Fast bowler in the slow lane
When Umesh Yadav arrived on the Indian Test scene eight years ago, there was high expectation the expression pace spearhead would henceforth have a nice ring to it, such was the promise he held. Seven wickets on debut, in the two home Tests against West Indies, seemed but a prelude. The pace has remained through the years, though Yadav, seen as a future mainstay of India’s new-ball bowling department, has lost steam.
In an ideal world, India would look to hit South Africa with Yadav’s pace and ability to get late swing, and reverse swing, when they square up for the Test series, starting in Visakhapatnam on Wednesday. That though is the lot of a fast bowler in full flight and rich form.
Yadav, brought in as injury replacement after Bumrah suffered a mild back stress fracture, is not even certain of playing in the first Test. Slipping down the pace pecking order, he is still regarded a great asset in home conditions. But the team management is likely to pick only two pacers with two spinners, and may feel his teammates are in better rhythm.
READ | Asia Cup In Pakistan: PCB to wait for BCCI’s confirmation till June 2020
Ishant Sharma, despite ups and downs, has stayed the course, an important member for successive skippers. Mohammed Shami has overcome knee problems and is metronomic when fit. That leaves Yadav the uncertain member of a support cast to the newest member, Bumrah, who has revolutionised the Indian pace attack.
Yadav’s Test opportunities have become sporadic, and though called up after Bumrah was ruled out, the bowler who will turn 32 in a month will have to start all over again. A haul of 119 wickets from just 41 Tests, and only 17 of them away from home for one of India’s quickest ever—tells a tale of poorer returns for a bowler with his gifts.
Capable of hitting 150 kph in every spell, and swing the ball at high speeds, allied to his great fitness, he should have ideally been a regular.
In his first overseas series, in Australia in 2011-12, he took 14 wickets, in a 0-4 series drubbing for India. He came back from a shin injury suffered on that tour, and then a back injury in the first Test of the home series against England in 2012-13 forced a break for a year. Though fitness has never been an issue since, he has figured few series in full.
He played all three Tests in the 2016-17 home series against Australia, taking 17 wickets as India rallied to win 2-1. He played a solid hand, though it was taken as fortifying the image Yadav was ideal for home conditions, as he was rendered peripheral for pacy overseas pitches.
He had also played in all five Tests in the previous major home series, versus England. A sparse yield of nine wickets though owed to pacers playing second fiddle to the spinners—R Ashwin and Ravindra Jadeja in this case—on Indian wickets.
Being pushed to the fringes playing away from the sub-continent hasn’t helped the cause of India’s genuine quick. Since the start of 2018, he has figured only in two of the 14 Tests India have played, in South Africa, England, Australia and the West Indies.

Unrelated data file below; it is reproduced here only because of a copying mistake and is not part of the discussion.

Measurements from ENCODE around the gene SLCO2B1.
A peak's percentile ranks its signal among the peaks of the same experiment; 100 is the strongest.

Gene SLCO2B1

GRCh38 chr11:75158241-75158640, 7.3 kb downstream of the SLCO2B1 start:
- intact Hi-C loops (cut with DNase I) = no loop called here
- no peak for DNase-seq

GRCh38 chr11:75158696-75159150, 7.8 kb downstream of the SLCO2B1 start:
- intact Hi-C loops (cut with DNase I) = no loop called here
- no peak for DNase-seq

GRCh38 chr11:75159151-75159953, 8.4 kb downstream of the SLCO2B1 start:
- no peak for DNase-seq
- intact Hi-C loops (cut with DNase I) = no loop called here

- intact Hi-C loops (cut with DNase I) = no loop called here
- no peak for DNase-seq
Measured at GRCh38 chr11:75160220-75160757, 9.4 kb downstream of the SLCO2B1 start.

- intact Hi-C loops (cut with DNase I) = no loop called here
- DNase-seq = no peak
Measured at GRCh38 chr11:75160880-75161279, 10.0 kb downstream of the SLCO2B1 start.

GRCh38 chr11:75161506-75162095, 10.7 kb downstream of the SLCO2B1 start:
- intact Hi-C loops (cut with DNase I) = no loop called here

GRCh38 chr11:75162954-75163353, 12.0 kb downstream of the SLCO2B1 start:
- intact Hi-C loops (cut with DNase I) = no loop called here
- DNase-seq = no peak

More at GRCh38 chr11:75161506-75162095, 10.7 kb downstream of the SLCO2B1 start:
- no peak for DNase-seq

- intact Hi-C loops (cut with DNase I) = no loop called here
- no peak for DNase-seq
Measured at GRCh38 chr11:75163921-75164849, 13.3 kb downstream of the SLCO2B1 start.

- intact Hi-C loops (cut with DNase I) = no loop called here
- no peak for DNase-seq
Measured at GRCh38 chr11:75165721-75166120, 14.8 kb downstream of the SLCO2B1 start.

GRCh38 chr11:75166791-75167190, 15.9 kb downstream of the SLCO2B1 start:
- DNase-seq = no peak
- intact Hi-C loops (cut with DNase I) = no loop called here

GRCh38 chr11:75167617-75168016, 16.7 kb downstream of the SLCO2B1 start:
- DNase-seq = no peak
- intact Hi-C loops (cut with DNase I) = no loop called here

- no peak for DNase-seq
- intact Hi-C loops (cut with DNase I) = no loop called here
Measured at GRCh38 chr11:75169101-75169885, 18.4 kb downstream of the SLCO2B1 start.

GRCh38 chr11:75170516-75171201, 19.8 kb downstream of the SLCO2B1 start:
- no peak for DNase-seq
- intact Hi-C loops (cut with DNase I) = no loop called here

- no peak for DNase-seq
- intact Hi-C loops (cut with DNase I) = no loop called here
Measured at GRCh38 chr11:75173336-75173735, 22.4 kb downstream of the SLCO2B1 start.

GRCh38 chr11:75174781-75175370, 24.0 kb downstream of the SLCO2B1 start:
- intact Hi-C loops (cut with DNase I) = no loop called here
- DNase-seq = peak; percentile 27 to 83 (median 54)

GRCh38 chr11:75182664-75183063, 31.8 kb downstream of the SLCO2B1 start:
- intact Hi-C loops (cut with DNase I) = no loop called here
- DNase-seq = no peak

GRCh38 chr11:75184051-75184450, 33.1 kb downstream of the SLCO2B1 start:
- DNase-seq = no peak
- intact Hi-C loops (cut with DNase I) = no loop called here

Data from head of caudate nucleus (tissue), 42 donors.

Former India pacer Subroto Banerjee, who has mentored Yadav since early in his career, is confident the fast bowler will deliver if given a long run and allowed to find his rhythm and confidence. “He is effective in India because he reverses very well, and he has that extra bit of pace. Being basically a skiddy bowler, he is different,” he told HT.
READ | Why spin-friendly surfaces can be double-edged sword for Team India - Meet Proteas effective tweakers
The Vidarbha bowler has worked with Banerjee ahead of the season as well to iron out flaws. Banerjee said bowling the right length is the key. “Once he starts hitting the length with his pace, he will definitely be effective.”
However, he felt the start-stop India career won’t help. “What he needs is more momentum, which will come by playing match after match. As he plays more, he will definitely give results. He is a quality bowler.”
Yadav has acknowledged in past interviews that being benched while in good rhythm doesn’t help when a rare opportunity then comes along for a bowler whose instinct is to pick wickets than keep things tight. In South Africa early last year, as Bumrah made a splash on debut, Yadav didn’t get a chance.
A finger injury to Bumrah ahead of the England Tests after that saw Yadav picked to play the first Test in Birmingham, which India lost narrowly. But he was surprisingly omitted for the second Test at Lord’s. The team management had initially decided to play Kuldeep Yadav instead, but it defied logic as heavy rain for two days before the Test—the first day was washed out and toss happened on Day 2—had freshened up the pitch. It seemed a cruel decision as India batsmen were rolled over in both innings, 19 wickets fell to pace barring Cheteshwar Pujara’s run out, and Kuldeep Yadav bowled nine wicketless overs and bagged a pair.
With Bumrah back for the third Test, Yadav’s chances had gone. In Australia too late last year, Yadav got to play one Test, in the Perth defeat, and was dropped after a subdued showing.
Yadav though looked at the positives as he sat out the West Indies Tests this summer. “The competition (among pacers) is good, and it’s good for us. That’s the way we think… We keep trying to get better, and that helps the team too. If there is healthy competition, it’s exciting. One needs to take on the challenge and focus on the bowling,” he told ESPNcricinfo in August.
“It’s really all about the mindset. Sometimes negative thoughts creep in, and the idea is to take that out. That’s what I did, clear my thoughts.”
Critics though assess Yadav from what they see, and without rhythm he is half the bowler he can be. He will hope the South Africa series is more than a waiting game for him.
(Inputs from Sanjjeev K Samyal)